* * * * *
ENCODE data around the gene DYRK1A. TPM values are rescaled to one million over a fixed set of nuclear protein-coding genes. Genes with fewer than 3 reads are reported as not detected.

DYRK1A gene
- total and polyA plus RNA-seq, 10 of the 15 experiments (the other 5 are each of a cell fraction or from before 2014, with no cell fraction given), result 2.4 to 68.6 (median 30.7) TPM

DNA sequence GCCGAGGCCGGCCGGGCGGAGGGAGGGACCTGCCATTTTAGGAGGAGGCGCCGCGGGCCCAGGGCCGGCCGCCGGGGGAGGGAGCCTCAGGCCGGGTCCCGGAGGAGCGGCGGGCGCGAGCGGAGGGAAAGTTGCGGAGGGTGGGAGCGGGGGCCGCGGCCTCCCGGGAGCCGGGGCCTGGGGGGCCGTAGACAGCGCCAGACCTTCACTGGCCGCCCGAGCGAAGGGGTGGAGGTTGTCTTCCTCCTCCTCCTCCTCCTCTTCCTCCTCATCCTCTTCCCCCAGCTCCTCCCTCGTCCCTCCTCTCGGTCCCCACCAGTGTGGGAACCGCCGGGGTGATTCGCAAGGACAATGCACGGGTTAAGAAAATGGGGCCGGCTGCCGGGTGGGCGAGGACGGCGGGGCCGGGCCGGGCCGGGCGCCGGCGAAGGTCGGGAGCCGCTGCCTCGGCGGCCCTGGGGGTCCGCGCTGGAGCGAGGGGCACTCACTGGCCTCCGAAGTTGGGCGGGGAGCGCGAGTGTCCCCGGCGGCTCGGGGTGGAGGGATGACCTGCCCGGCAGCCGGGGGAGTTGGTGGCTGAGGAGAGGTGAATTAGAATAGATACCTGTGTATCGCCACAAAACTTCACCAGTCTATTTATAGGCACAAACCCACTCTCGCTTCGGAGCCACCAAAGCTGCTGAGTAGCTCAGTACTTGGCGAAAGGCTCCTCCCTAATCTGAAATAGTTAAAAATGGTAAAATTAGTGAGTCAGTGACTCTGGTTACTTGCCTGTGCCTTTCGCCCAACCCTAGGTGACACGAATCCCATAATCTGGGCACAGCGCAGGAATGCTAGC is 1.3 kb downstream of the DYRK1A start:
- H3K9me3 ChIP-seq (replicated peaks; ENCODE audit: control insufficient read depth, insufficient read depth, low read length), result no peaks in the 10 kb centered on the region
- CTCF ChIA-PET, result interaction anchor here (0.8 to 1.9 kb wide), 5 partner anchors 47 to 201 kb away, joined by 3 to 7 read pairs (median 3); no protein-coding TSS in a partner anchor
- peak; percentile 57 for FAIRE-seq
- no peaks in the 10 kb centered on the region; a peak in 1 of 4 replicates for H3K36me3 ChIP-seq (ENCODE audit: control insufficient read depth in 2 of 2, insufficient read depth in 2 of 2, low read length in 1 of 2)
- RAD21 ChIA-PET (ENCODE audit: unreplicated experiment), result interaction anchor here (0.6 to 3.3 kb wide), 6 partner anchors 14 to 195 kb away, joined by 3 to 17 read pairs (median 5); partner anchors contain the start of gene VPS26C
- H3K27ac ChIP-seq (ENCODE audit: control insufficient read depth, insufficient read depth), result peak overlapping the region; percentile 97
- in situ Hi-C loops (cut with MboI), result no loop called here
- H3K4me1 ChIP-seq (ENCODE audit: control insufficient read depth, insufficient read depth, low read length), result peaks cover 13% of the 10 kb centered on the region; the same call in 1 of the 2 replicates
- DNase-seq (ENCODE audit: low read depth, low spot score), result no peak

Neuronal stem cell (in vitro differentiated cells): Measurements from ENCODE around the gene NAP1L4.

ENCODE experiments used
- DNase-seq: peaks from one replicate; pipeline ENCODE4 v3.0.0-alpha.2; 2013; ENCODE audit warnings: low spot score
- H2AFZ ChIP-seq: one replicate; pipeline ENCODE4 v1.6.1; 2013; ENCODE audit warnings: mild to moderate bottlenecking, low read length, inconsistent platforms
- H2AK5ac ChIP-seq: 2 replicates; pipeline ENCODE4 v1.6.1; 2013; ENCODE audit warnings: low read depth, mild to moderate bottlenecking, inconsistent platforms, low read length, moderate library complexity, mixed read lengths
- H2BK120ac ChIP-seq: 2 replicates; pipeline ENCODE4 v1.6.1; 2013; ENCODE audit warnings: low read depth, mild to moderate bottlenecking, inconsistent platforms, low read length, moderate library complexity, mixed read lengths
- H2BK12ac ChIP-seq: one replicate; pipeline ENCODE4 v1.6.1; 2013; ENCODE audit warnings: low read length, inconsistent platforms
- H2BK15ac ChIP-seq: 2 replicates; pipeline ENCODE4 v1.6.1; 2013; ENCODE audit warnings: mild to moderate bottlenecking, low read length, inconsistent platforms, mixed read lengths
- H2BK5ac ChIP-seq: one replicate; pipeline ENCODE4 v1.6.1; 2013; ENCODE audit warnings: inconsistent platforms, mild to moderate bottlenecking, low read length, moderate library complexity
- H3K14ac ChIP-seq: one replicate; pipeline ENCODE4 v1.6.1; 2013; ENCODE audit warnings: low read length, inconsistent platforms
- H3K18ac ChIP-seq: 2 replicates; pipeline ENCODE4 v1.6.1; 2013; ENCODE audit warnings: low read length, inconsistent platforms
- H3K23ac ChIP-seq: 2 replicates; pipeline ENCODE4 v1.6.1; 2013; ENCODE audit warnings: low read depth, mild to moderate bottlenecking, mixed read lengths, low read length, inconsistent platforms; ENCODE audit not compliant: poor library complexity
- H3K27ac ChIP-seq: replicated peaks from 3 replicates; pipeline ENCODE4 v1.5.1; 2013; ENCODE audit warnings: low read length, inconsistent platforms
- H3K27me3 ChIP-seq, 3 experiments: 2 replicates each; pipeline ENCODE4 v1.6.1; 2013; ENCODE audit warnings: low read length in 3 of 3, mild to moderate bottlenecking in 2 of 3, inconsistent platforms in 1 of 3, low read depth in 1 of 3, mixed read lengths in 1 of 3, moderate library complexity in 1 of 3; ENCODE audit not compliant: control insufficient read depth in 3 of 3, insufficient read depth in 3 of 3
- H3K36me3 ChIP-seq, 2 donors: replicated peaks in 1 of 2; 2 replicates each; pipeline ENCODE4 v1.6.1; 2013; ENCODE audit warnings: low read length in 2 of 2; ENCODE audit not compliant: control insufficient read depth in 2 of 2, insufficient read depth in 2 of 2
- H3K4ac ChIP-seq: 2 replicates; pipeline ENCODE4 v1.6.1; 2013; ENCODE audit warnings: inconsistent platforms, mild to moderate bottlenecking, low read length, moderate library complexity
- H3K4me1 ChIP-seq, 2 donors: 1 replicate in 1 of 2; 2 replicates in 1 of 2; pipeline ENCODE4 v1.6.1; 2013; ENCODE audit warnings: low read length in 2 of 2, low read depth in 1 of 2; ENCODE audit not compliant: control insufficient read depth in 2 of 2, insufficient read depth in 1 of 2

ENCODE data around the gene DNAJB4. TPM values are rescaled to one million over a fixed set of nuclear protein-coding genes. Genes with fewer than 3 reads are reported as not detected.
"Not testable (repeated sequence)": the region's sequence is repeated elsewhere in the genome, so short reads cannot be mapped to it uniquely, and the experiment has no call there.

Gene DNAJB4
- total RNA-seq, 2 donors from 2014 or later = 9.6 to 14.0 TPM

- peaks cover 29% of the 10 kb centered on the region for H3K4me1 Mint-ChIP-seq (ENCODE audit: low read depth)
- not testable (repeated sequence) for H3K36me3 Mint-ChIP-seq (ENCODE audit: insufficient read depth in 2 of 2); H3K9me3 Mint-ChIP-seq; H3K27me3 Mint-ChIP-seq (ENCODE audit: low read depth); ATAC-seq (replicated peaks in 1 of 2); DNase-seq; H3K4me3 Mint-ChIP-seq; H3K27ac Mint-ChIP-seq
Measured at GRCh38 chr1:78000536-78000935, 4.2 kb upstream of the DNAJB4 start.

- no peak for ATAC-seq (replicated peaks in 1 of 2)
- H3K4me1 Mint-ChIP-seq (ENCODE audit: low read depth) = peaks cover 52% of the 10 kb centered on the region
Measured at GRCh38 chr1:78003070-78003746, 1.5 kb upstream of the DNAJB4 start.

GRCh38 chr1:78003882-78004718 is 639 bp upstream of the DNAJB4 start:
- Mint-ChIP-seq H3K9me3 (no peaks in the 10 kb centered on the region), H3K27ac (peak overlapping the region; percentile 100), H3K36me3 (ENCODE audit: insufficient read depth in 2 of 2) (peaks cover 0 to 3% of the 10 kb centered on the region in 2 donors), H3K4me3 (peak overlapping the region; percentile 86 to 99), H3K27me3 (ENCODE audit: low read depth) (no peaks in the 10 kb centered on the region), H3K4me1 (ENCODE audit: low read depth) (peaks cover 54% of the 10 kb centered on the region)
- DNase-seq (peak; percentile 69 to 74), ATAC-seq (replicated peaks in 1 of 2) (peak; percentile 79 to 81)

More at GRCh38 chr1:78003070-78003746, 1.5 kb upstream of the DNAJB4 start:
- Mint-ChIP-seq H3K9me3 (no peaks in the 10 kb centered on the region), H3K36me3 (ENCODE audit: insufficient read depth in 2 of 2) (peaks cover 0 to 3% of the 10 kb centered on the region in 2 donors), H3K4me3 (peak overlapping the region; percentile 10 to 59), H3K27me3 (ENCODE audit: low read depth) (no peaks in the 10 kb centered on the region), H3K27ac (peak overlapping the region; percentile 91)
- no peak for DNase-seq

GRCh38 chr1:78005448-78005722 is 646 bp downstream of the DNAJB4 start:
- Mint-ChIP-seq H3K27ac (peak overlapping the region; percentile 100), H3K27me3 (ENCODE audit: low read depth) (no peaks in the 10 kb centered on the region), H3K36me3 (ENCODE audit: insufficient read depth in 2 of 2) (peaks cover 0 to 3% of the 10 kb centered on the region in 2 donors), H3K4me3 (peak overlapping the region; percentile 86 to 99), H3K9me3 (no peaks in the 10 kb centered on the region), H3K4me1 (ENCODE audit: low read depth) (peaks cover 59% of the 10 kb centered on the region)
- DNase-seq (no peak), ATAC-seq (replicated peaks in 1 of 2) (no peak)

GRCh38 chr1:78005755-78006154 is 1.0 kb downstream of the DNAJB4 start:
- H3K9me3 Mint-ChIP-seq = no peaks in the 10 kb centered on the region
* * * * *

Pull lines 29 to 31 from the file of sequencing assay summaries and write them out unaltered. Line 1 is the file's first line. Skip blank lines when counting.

- H3K4ac ChIP-seq: 2 replicates; pipeline ENCODE4 v1.6.1; 2013; ENCODE audit warnings: inconsistent platforms, mild to moderate bottlenecking, low read length, moderate library complexity
- H3K4me1 ChIP-seq, 2 donors: 1 replicate in 1 of 2; 2 replicates in 1 of 2; pipeline ENCODE4 v1.6.1; 2013; ENCODE audit warnings: low read length in 2 of 2, low read depth in 1 of 2; ENCODE audit not compliant: control insufficient read depth in 2 of 2, insufficient read depth in 1 of 2

ENCODE data around the gene DNAJB4. TPM values are rescaled to one million over a fixed set of nuclear protein-coding genes. Genes with fewer than 3 reads are reported as not detected.